Measles Outbreak: What You Need to Know

The recent outbreak brings forward the debate on vaccinations

Public health officials say they're investigating a "cluster of measles" at a suburban daycare center.

Two children at a KinderCare Learning Center in Palatine have been confirmed to have the virus while test results for three others are pending, though they have been diagnosed by clinical and epidemiological criteria, officials said.

Another 10 children are at-risk of contracting measles, said Dr. Terry Mason, the CEO of the Cook County Department of Public Health. A majority of those who may have been exposed are too young for a vaccination, Mason said.

Officials expect even more cases to be diagnosed.

Here are a few things you should know about measles.

What is measles?

Measles is a highly contagious respiratory disease that causes fever, red and sore eyes, runny nose, cough and a characteristic rash. The disease can cause severe health complications, including pneumonia, encephalitis and death.

How is it spread?

Measles is transmitted by contact with an infected person through coughing or sneezing and can remain in the air and on surfaces for up to two hours. Infected people are contagious from four days before their rash starts through four days afterwards.

How can you prevent it?

The Illinois Department of Public Health and the Cook County Department of Public Health say vaccinations are the safest, most effective way to protect individuals from measles and other potentially dangerous communicable diseases. Children who are under the age of one or with certain clinical conditions cannot be vaccinated and are therefore at highest risk for measles.

"Residents are strongly encouraged to get vaccinated to protect themselves and the most vulnerable members of the community," IDPH said in a statement.

The Centers for Disease Control and Prevention said one dose of measles vaccine is about 93 percent effective at preventing measles if exposed to the virus, and two doses is about 97 percent effective.

How many people are affected?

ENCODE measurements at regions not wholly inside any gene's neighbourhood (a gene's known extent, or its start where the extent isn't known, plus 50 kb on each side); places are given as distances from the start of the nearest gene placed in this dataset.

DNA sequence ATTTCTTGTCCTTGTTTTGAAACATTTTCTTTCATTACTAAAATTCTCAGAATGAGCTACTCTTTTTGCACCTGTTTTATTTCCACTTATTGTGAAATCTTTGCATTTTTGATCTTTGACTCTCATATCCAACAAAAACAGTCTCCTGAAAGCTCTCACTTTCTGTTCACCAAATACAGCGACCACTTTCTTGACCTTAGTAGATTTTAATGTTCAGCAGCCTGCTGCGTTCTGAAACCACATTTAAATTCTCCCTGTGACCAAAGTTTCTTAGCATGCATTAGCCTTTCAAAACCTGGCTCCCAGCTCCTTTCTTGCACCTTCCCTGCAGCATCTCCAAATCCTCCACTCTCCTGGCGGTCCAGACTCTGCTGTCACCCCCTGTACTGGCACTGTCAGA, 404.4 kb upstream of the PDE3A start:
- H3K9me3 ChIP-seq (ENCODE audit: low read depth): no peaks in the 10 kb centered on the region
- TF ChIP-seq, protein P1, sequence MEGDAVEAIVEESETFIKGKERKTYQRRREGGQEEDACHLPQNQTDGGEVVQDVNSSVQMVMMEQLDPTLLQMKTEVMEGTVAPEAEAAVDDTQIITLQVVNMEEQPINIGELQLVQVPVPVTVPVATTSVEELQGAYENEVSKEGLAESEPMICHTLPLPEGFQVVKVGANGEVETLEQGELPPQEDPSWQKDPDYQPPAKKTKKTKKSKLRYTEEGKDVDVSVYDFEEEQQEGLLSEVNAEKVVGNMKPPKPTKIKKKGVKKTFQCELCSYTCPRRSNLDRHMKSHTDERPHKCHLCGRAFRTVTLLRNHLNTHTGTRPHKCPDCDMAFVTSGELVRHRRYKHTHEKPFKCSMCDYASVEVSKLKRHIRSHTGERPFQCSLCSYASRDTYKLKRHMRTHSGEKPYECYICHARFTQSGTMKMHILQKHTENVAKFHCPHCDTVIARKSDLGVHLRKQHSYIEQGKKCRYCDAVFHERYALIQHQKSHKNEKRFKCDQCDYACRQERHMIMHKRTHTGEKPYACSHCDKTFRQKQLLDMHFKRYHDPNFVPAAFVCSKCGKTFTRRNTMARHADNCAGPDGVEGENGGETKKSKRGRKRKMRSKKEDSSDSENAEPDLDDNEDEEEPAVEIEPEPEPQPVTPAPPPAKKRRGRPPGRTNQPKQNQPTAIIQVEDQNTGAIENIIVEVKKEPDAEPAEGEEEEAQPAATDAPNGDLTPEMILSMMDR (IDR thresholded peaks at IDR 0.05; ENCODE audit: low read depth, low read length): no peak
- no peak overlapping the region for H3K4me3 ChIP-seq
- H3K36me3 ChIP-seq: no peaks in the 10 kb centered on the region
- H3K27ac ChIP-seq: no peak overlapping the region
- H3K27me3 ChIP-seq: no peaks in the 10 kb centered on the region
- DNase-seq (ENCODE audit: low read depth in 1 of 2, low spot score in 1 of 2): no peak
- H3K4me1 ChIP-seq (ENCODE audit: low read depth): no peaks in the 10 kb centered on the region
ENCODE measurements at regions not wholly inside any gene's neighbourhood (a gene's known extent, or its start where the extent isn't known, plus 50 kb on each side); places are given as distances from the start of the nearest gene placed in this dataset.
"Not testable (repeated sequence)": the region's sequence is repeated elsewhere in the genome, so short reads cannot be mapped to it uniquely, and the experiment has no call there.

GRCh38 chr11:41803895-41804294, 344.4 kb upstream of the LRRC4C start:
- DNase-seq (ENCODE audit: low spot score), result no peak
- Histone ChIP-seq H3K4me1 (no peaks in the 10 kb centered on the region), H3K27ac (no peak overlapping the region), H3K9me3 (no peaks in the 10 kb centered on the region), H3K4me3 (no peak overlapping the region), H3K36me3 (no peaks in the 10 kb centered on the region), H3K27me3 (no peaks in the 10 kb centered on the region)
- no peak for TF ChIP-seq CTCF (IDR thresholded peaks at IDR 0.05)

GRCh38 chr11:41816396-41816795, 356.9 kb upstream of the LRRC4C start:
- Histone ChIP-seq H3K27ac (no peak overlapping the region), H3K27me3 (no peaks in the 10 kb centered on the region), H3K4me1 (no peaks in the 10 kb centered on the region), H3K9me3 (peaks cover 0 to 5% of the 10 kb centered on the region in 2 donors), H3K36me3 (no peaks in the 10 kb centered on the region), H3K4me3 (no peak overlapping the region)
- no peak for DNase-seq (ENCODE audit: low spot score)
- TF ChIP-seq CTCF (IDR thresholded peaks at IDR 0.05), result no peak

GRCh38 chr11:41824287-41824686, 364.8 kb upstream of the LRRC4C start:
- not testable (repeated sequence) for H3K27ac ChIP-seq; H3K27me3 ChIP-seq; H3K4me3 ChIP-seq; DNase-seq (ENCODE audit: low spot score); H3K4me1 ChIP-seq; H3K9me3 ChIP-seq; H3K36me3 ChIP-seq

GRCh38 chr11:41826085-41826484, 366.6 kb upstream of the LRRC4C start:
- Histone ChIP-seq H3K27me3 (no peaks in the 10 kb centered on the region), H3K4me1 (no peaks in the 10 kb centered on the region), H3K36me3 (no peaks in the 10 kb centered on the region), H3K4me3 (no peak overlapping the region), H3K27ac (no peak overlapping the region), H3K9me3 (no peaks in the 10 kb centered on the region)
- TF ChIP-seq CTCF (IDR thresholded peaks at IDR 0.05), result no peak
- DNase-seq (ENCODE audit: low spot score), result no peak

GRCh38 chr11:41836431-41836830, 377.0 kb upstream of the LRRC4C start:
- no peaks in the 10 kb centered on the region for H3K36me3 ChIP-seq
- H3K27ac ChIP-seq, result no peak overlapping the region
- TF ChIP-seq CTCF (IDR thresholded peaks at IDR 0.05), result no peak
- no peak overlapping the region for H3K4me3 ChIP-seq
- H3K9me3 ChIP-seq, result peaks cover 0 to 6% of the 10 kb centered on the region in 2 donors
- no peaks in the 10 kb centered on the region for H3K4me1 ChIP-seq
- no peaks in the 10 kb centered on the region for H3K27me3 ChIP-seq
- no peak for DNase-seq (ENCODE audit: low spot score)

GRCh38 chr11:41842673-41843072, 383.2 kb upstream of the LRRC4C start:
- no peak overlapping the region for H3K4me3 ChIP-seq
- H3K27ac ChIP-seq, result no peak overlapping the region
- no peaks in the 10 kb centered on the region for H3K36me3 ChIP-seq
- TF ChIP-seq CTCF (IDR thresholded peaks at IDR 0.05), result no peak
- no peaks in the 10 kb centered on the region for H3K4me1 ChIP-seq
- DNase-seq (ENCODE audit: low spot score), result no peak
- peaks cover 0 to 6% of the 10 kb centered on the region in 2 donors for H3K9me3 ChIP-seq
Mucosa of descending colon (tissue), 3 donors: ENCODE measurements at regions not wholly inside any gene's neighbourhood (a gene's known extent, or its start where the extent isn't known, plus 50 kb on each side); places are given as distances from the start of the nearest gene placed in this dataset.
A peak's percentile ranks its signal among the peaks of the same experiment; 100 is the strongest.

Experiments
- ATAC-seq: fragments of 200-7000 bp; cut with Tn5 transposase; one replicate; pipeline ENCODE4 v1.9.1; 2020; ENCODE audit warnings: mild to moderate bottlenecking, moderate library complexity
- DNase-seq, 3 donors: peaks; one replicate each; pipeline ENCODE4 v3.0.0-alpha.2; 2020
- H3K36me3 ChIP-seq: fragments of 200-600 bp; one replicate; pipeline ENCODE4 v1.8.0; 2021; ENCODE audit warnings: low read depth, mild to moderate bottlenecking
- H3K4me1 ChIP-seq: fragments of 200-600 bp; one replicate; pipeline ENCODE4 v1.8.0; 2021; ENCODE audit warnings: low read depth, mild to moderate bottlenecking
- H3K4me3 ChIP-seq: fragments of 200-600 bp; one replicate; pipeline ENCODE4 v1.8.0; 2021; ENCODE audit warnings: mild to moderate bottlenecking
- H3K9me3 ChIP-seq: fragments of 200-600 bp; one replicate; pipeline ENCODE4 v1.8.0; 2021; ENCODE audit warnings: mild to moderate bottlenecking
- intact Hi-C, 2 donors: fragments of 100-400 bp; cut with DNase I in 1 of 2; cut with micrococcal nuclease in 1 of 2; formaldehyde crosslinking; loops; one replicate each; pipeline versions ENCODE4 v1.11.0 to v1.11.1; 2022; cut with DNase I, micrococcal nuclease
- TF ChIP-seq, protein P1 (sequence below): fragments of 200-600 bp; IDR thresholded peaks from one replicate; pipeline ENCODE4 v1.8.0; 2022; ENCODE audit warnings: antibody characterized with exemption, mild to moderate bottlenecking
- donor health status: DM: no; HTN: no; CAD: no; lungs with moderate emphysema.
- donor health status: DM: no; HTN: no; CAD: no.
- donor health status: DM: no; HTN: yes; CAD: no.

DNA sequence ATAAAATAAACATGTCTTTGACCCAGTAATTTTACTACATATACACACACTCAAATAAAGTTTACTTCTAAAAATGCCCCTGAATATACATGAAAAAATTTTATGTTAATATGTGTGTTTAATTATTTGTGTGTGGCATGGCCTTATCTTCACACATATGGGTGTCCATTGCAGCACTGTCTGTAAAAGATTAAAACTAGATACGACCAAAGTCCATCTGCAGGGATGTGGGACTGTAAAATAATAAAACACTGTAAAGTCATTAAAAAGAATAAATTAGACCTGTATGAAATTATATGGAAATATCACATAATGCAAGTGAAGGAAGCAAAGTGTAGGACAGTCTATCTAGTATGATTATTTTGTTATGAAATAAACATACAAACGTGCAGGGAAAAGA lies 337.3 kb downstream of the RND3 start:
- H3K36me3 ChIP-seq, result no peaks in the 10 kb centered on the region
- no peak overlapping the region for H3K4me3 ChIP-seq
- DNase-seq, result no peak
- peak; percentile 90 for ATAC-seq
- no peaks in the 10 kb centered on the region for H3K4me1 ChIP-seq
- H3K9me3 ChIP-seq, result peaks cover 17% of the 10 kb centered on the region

There has been at least one other confirmed case of measles in suburban Cook County in 2015, according to the Cook County Department of Public Health.

The CDC said 102 cases were reported in the U.S. in January alone. States affected include Arizona, California, Colorado, Illinois, Minnesota, Michigan, Nebraska, New York, Oregon, Pennsylvania, South Dakota, Texas, Utah and Washington. An outbreak at Disneyland was said to be responsible for 92 percent of those reported cases.

Is measles widespread?

Each year there are 20 million cases around the world, and 145,000 people die, according to the CDC.

Last year, the United States experienced a record number of measles cases, with 23 outbreaks reported, including one large outbreak of 383 cases occurring primarily among unvaccinated Amish communities in Ohio, the CDC said.

Many of the cases in the U.S. in 2014 were associated with cases brought in from the Philippines, which experienced a large measles outbreak.

Hasn’t measles been eliminated in the U.S.?

In 2000, the United States declared measles was eliminated, meaning it is no longer native to the country. Health officials say, however, that unvaccinated travelers who get measles in other countries can bring it back into the U.S.

Since 2000, the annual number of people reported to have measles ranged from a low of 37 people in 2004 to a high of 644 people in 2014, according to the CDC.

Before the measles vaccination program started in 1963, health officials estimate that about 3 to 4 million people got measles each year in the United States. Of those people, 400 to 500 died, 48,000 were hospitalized, and 4,000 developed encephalitis (brain swelling) from measles.

Is there cause for concern?

It is possible that measles could become endemic in the U.S. again, particularly if vaccine coverage levels drop, according to the CDC.

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